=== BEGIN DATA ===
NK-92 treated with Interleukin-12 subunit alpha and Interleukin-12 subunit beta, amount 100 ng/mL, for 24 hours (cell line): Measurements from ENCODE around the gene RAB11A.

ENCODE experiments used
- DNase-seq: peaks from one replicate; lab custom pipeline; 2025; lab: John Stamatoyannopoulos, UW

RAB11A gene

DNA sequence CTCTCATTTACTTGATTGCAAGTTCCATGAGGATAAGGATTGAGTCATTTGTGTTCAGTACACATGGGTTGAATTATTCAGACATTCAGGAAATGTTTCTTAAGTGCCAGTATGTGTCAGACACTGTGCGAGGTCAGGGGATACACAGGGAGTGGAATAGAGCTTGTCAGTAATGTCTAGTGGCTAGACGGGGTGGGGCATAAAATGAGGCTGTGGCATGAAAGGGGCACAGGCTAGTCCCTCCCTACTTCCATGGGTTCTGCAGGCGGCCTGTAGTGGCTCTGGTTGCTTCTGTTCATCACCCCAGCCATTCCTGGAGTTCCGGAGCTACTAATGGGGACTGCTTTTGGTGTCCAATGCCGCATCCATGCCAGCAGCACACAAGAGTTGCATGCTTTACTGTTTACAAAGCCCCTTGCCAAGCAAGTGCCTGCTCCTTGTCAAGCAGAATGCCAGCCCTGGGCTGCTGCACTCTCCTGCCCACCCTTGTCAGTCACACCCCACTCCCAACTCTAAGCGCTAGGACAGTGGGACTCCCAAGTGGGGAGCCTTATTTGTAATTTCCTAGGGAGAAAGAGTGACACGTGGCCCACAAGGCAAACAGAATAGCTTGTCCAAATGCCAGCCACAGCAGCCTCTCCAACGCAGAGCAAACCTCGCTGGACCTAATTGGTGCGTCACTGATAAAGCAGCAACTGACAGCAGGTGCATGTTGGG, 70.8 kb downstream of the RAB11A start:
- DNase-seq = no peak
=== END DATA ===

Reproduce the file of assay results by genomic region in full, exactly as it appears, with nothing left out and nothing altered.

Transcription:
NK-92 treated with Interleukin-12 subunit alpha and Interleukin-12 subunit beta, amount 100 ng/mL, for 24 hours (cell line): Measurements from ENCODE around the gene RAB11A.

ENCODE experiments used
- DNase-seq: peaks from one replicate; lab custom pipeline; 2025; lab: John Stamatoyannopoulos, UW

RAB11A gene

DNA sequence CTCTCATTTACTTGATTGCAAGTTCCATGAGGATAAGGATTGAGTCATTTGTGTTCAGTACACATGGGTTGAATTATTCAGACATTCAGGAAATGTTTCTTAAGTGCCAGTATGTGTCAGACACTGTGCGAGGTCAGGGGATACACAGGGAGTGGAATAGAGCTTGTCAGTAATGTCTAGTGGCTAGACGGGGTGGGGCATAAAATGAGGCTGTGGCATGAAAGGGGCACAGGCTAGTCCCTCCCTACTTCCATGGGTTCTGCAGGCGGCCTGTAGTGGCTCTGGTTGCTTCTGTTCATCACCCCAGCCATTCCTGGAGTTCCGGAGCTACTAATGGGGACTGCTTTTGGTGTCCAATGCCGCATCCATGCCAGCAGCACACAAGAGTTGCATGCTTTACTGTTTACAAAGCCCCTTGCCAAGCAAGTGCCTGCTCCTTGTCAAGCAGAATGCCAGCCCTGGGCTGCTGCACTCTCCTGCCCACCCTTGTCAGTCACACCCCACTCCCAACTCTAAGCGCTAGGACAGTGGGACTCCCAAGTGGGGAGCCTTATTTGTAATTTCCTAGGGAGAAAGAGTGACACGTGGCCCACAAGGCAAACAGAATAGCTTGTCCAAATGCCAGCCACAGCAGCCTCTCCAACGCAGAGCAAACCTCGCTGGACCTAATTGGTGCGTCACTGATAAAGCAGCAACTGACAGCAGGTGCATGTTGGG, 70.8 kb downstream of the RAB11A start:
- DNase-seq = no peak